The Romanticism in Reading


Hayden MacDonald

During quarantine, many students have been reading more books to see what lessons they hold.

Hayden MacDonald, Photojournalist

With the advancement of technology through television, computers, and cell phones; many have criticized humanity for becoming less humane. Instead of looking at the world around us, we look at moving pictures on our digital screens. Instead of communicating face-to-face, we text and use emoticons to express feelings. This detachment from reality has been rampant amongst teenagers who are the first to have gone through adolescence in the digital age. With this in regards, many teens have been looking for a way to find a deeper connection with life and have looked towards reading books.

During the increased free time brought about by the pandemic, many people have looked towards literature to find hope amidst the chaos. With greater freedom to focus on themselves, many have utilized this period of time to self-reflect and develop their character to become their truest selves. Apart from their busy schedules and encroaching social pressure, many people have enjoyed the freedom to explore new avenues for their lives and personalities.

Humans for centuries have been writing stories to describe humanity’s deepest emotions and troubles that are faced universally. From the emotional ambiguity of poetry to the raw character development displayed in classic novels, literature has played a role in guiding humans through life’s greatest turns. 

For Senior, Vijay Arora (12), he has been reading economic theory and philosophy as a way to “understand society and humanity.” This mode of reading has been especially interesting in the field of politics and current events in the world. As he gets older, he wants to continue reading in order to find possible solutions to the crises facing our world as well as to positively impact those in need. He found reading to be the most fun when he took “the initiative and read something” that actually interested him. Reading prompted him to take action in the world around him just like the writers and characters in the books he read.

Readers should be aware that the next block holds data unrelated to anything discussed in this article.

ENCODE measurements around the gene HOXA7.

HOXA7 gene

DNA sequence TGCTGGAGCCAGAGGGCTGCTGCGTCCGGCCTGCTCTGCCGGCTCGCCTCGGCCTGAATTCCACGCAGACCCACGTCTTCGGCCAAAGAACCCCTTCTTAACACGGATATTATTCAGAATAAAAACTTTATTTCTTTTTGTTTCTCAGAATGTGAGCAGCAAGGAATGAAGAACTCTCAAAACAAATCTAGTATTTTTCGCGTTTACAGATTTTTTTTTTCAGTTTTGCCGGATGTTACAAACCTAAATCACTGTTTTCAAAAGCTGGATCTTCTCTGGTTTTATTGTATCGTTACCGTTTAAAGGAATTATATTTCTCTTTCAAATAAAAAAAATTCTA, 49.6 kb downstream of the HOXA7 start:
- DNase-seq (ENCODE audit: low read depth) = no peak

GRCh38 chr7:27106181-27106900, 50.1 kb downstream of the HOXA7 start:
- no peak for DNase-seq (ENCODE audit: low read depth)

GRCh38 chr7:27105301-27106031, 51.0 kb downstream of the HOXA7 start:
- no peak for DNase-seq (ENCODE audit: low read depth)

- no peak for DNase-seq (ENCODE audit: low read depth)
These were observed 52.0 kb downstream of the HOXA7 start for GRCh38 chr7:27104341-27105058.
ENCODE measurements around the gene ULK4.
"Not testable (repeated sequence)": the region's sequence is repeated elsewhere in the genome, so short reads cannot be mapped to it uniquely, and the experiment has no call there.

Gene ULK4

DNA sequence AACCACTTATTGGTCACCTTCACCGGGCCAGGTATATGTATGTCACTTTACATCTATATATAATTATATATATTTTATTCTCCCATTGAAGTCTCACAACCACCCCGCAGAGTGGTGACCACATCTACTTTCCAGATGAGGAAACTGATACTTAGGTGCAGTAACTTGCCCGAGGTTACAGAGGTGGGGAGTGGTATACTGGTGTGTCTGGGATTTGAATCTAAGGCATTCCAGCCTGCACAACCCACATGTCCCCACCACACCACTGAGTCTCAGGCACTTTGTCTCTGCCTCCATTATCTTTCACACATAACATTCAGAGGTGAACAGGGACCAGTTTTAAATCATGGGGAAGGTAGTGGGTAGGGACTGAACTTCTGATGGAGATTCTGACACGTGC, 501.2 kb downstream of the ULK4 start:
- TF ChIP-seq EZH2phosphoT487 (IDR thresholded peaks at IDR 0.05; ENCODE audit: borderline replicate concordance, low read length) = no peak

I personally have grown as an avid reader over quarantine. Although I had always wanted to read more, I never found the time or the right motivation to pursue this endeavor. I have always wanted to read the classics in order to better understand the lessons they held. I recently read Sense and Sensibility by Jane Austen who recounts the different philosophies regarding love by two sisters. One believes that love is something that can be controlled and held back, while the other believes it to be an overpowering sensation that takes its own control. 

The lesson Sense and Sensibility teaches, regarding love, is not only significant to life, but the act of reading the book itself teaches a lesson of patience. The romanticism of reading reveals lessons through long endeavors rather than easy shortcuts such as movies and TV shows. Also, instead of being given the picture of the scene, readers must create their own mental image of what the story is telling. This on its own increases a reader’s imagination and thinking skills for other aspects of their life. 

Although it has become easier to turn on the TV or watch a Youtube video on one’s phone, the joy found in reading is unmatched by any other new age activity that one can find. Not only do the stories reveal critical lessons for people to learn, but the act of reading also allows people to truly reflect on their life and their immense potential for greatness.